Do you know which household plants are toxic to your pets?


17 Nov, 2022

4 minutes

Having plants inside and outside of your home can make your environment a happier place and be a real source of pleasure. Gardening has been proven to relieve stress, boost creativity, productivity, focus, and promote recovery. However, it’s important to know that when you have a cat or dog at home, there are many plants that can be toxic – even deadly.

There are about 700 plants and herbs that may be poisonous to your pet. This means that these plants have been identified as producing toxic substances in sufficient amounts that can cause harmful effects if ingested by your pet. Poisonous plants may cause reactions ranging from mild, such as nausea and diarrhoea, to severe, such as breathing difficulties and even death. Signs of plant poisoning are not always obvious, and it is often difficult to estimate how much of a plant was ingested by your pet. Ingestion of a potentially poisonous plant typically causes signs in both dogs and cats. One exception is the lily family, which is very poisonous to cats.

Can I keep my pet from eating plants?

There are some factors that may motivate your furry friend to eat plants and being aware of these might help you to prevent this from becoming a habit. These issues include:

  • Spending a lot of time alone and being bored and unstimulated or roaming aimlessly around house or yard.
  • Not doing enough exercise.
  • A lack of water and high temperatures, especially during warmer months.
  • A move to a new house.
  • Lack of space.

What do I do if I suspect my cat or dog has ingested a potentially poisonous plant?

If you suspect your pet has ingested anything toxic (plant or otherwise), contact your veterinarian immediately.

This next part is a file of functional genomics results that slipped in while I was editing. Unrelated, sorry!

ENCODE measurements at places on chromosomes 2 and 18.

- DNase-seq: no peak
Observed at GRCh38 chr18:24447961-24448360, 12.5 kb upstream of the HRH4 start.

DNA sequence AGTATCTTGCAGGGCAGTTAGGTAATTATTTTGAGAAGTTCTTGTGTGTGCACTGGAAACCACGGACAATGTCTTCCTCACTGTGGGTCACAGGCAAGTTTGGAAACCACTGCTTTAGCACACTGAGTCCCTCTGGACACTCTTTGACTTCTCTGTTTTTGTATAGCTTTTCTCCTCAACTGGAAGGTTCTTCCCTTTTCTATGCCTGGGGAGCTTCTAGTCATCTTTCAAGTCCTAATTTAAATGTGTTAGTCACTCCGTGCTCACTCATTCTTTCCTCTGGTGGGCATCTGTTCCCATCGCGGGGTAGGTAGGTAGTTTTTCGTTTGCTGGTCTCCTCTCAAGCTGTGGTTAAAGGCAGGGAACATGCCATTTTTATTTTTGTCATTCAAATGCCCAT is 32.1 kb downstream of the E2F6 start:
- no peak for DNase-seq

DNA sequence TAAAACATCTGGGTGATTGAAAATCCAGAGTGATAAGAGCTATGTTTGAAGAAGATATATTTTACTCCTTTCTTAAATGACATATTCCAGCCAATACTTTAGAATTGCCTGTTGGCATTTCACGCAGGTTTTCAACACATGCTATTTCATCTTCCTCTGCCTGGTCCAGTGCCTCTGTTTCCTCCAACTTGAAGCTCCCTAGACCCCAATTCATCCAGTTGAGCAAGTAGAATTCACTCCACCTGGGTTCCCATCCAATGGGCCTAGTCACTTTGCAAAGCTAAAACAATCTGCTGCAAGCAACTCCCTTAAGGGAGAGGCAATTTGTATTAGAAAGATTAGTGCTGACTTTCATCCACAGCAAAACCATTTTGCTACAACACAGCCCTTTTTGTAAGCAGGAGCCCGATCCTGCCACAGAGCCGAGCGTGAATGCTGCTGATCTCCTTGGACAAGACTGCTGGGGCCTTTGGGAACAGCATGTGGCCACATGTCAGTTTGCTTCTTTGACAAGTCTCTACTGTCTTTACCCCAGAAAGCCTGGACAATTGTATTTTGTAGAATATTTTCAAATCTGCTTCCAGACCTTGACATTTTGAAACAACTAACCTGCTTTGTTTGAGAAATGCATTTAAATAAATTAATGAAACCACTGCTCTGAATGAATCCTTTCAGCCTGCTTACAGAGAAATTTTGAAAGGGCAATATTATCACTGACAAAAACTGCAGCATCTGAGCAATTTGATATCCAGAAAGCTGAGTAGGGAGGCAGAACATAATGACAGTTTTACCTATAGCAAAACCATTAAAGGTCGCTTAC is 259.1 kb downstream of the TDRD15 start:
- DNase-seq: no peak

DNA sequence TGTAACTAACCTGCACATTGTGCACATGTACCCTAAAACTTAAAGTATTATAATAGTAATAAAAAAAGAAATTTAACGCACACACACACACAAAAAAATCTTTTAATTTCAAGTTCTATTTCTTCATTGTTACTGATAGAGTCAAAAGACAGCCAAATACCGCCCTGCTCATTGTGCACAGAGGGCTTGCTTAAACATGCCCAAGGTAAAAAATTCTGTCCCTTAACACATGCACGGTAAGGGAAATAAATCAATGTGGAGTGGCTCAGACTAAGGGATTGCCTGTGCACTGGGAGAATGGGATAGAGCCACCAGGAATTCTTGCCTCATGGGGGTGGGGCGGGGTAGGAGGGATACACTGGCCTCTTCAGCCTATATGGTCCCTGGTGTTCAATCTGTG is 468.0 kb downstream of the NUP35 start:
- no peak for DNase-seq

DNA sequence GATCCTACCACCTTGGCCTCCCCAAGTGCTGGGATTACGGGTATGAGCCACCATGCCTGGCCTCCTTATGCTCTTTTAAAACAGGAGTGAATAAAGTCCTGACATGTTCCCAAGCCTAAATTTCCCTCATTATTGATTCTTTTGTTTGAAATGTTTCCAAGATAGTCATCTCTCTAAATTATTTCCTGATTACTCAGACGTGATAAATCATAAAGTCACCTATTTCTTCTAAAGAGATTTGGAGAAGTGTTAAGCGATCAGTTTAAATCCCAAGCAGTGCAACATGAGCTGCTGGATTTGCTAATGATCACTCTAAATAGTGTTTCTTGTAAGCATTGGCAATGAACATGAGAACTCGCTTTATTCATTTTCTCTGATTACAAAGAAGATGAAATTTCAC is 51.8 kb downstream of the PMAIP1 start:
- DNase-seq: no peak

If you can identify which plant your pet was ingesting, take a sample or photograph of it to show to your veterinarian. This will help your veterinarian to select the most appropriate treatment for your pet.

What Signs Should I Watch For?

There is an extremely wide variety of plants that are toxic to pets if ingested. It is important to note that the consumption of any plant material may cause vomiting and gastrointestinal upset for dogs and cats. If you have any concerns about a plant, you can contact your veterinarian or local animal poison control center for clarity.

Signs of toxic reactions in pets vary and many pets will display a combination of symptoms. Some specific things to watch for include:

  • Vomiting
  • Diarrhoea
  • Drooling
  • Decreased appetite
  • Oral pain – which may be exhibited by pawing at the mouth or face
  • Abdominal discomfort
  • Skin irritation
  • Tremors, head shaking
  • Drop in blood pressure, respiratory depression
  • Lethargy
  • Swelling of the mouth, lips and tongue
  • Difficulty swallowing

While some plants, like ivy, are only mildly toxic (but can still cause drooling, vomiting, abdominal discomfort and diarrhoea), other plants, such as lilies, are extremely dangerous to cats in particular. Cats are sensitive to all members of the lily family. Poisoning can result from ingestion of even a small amount of plant or petal material or even pollen (from water in a vase). Ingestion of lilies causes acute kidney failure in cats.

Oleander is another plant that is potentially very dangerous to both cats and dogs. Ingestion may be followed by abnormal heart rate and rhythm, drooling and vomiting, tremors, and seizures.

As mentioned above, there are over 700 potentially toxic plants to our beloved pets. The best protection is prevention — you can find specific lists of toxic plants on the website of your local animal poison control center, or just ask your veterinarian!




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